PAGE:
|Publication number||US4105461 A|
|Application number||US 05/717,844|
|Publication date||Aug 8, 1978|
|Filing date||Aug 26, 1976|
|Priority date||Aug 26, 1976|
|Also published as||CA1091083A, CA1091083A1, DE2738355A1|
|Publication number||05717844, 717844, US 4105461 A, US 4105461A, US-A-4105461, US4105461 A, US4105461A|
|Inventors||Joseph S. Racciato|
|Original Assignee||Merck & Co., Inc.|
|Export Citation||BiBTeX, EndNote, RefMan|
|Patent Citations (3), Referenced by (52), Classifications (29), Legal Events (1)|
|External Links: USPTO, USPTO Assignment, Espacenet|
Xanthan gum, which is a biosynthetic gum produced by fermentation of bacteria of the genus Xanthomonas, has wide applications as a thickener or a thickener blend component. U.S. Pat. No. 3,765,918, describes a blend of heat treated xanthan gum with guar gum which demonstrates synergistic activity, the aqueous sols of blends of xanthan gum, as pretreated according to that patent, with guar gum, produce viscosities in excess of their additive viscosities.
It has now been found that blends of xanthan gum, guar gum, and starch produce aqueous sols with synergistic behavior: their viscosity exceeds that of the individual components, or of the blend of heat-treated xanthan gum and guar gum taught in the prior art. The unexpected increase in viscosity is found in blends of the three components containing 5-90% xanthan gum, 5-90% starch and 5-90% guar, the total amounts of the three components being chosen to total 100% (weight basis).
This blend of gum is prepared by wet incorporation of the desired weights of the three components, followed by extrusion, drying, and milling to form a homogenous blend.
Xanthan gum is a fermentation product prepared by action of the bacteria of the genus Xanthomonas upon carbohydrates. Four species of Xanthomonas, X. Campestris, X. phaseoli, X. malvocearum, and X. carotal are reported in the literature to be the most efficient gum producers. Although the exact chemical structure is not determined, it is generally accepted to be a heteropolysaccharide with a molecular weight of several million. It contains D-glucose, D-mannose, and D-glucuronic acid in the molar ratio of 2.8:3:2.0. The molecule contains 4.7% acetyl and about 3% pyruvate. The proposed chemical structure configuration can be found in McNeely and Kang, Industrial Gums, ed. R. L. Whistler, Ch XXI, 2nd Edition, New York, 1973. The procedure for growing, isolating and purifying the xanthan gum is also found in that publication.
Guar gum is classed chemically as a galactomannan gum, and is derived from the seed of the guar plant, Cyanaposis tetragonolobus. The commercial gum is substantially pure endosperm from that seed. It is particularly useful in the practice of this invention as the pure gum; however, derivatives such as oxidized guar gum, carboxymethylated guar gum, hydroxyalkylated guar gums, are also useful. The hydroxyalkyl guar gum derivatives include hydroxyether and hydroxypropyl-guar.
The starch which is used in this invention is a starch ether, a derivative prepared from starch in its native, ungelatinized granule form. For instance, hydroxyalkyl ether derivatives are prepared by reacting starch with ethylene oxide or propylene oxide to yield the hydroxyethyl or hydroxypropyl derivative, respectively. High or low substituted starches can be prepared using modifications of this basic process. In addition, sodium carboxymethyl starch is also known, as are oxidized derivatives of sodium carboxymethyl starch prepared using oxidants such as sodium hypochlorite. Other cationic ethers of ungelatinized starch are known, containing tertiary amino or quaternary ammonium alkyl groups, such as diethylamino methyl, or quaternary ammonium alkyl groups, such as (hydroxypropyl)trimethylammonium chloride, or (2,3-butenyl) trimethyl ammonium chloride. The preferred starch derivative which is useful in this invention is carboxymethyl starch having low substitution.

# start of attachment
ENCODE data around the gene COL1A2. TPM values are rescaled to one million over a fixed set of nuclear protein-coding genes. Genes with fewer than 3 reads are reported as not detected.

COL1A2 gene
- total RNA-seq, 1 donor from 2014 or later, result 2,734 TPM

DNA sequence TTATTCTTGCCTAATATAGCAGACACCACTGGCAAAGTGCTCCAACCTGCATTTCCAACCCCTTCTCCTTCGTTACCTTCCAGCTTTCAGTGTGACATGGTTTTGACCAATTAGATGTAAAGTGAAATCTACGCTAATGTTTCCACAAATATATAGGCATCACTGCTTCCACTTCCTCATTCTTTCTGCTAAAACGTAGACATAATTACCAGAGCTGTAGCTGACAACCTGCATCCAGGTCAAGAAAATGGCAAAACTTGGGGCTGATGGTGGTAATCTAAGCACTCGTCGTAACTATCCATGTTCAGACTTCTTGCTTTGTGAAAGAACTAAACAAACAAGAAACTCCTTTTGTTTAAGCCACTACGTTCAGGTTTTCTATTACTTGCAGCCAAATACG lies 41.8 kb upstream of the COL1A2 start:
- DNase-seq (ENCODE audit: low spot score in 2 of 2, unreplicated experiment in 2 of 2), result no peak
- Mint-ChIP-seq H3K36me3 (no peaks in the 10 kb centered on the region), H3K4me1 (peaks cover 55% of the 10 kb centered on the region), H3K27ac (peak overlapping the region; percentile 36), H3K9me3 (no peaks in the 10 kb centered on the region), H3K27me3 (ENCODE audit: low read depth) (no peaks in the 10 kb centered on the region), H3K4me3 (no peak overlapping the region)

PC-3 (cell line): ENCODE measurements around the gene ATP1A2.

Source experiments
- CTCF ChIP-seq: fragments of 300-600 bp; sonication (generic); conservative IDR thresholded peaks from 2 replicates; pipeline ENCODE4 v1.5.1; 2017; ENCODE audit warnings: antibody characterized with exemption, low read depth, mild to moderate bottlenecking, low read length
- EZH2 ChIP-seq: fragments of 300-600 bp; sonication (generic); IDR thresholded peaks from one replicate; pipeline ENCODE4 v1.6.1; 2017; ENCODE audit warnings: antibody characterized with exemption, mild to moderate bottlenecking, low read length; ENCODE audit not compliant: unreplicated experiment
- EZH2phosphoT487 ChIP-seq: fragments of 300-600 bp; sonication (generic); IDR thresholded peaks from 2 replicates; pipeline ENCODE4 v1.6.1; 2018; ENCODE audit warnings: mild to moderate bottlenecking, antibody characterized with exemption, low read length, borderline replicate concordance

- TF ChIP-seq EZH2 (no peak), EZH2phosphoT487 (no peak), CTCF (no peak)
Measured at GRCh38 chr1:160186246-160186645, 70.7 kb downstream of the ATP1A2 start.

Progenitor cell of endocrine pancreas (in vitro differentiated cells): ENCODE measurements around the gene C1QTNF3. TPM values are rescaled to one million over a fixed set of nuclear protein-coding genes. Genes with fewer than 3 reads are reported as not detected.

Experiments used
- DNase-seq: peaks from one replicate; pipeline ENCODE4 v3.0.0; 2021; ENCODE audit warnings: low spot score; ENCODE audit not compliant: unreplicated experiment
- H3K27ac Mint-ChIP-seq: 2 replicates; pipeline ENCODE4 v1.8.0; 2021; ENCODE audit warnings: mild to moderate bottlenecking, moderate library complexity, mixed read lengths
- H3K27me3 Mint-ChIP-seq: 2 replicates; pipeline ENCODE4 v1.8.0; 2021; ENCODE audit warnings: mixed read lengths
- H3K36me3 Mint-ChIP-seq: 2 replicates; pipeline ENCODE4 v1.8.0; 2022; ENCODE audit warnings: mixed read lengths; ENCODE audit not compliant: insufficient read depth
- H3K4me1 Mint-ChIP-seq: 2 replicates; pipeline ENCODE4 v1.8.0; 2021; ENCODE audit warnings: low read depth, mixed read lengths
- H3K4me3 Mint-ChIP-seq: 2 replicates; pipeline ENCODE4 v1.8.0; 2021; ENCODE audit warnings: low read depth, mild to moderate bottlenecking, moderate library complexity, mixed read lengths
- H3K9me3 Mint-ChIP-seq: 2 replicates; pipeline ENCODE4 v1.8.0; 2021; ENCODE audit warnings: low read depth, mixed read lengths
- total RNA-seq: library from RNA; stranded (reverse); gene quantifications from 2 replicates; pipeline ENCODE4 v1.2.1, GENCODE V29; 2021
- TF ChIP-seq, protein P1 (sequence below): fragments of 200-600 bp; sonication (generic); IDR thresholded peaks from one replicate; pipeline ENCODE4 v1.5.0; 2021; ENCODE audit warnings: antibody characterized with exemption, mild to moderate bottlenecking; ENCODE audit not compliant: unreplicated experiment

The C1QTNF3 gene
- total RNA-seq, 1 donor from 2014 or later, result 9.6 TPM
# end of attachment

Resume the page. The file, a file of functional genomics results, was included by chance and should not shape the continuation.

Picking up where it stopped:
To make the desired gum blend, the chosen amount of each gum is admixed in a wet process. The xanthan is employed as precipitated gum fiber, and the guar and starch ether are mixed with from about 40% to about 75% water, preferably from about 50% to about 70% water. Other salts and chemicals (pH adjusters, biocide, defoamers, etc.) can be optionally added. The blend is then mixed thoroughly, extruded, dried, and milled to the desired mesh size.
As stated, from about 5% to about 90% xanthan gum, from about 5% to about 90% guar gum, and from about 5% to about 90% starch ether can be used, to a total of 100%, to form the desired blend. Within these broad ranges, particularly preferred ranges have been found as set forth in the following table:
______________________________________% By Weight StarchXanthan Gum Ether Guar Gum______________________________________No. 1 30-60 20-35 20-35No. 2 20-40 35-55 25-45No. 3 50-70 15-25 15-25______________________________________
The following specific combinations form sols with rheological properties particularly adapted to applications in textile printing and oil well drilling muds.
______________________________________ StarchXanthan Gum Ether Guar Gum______________________________________No. 4 55 22.5 22.5No. 5 40 35 25No. 6 60 17.5 22.5______________________________________
The drying step to prepare the blend is accomplished by heating the wet blend until the moisture content of the final blend is from about 80% to about 95%. The heating step can be carried out by convection heating, conduction heating, radiant heating, or irradiation heating. The time is dependent upon the exact method and equipment used.
The blends described are particularly useful as printing paste thickeners for wet-on-wet printing of textiles, thickeners for salad dressings, and thickeners for oil well drilling muds.
The following examples illustrate the present invention without, however, limiting the same thereto.
Two blends are prepared each containing 50% by weight xanthan gum, 25% by weight guar gum and 25% by weight carboxymethyl starch. Blend 1 contains potato starch (Solvitose C5) and blend 2 contains corn starch (Kogum HS). The components are dry mixed thoroughly and mixed with sufficient water to form a paste. The paste is then extruded, dried and milled to particle size <30 mesh and >80 mesh (U.S. standard screen) to form the final blend. The viscosity of a 1% solution of each blend is determined on a Brookfield viscometer, Model LVF, spindle 3, at 30 rpm and compared with that of a similarly determined 1% solution of xanthan gum. The results are as follows: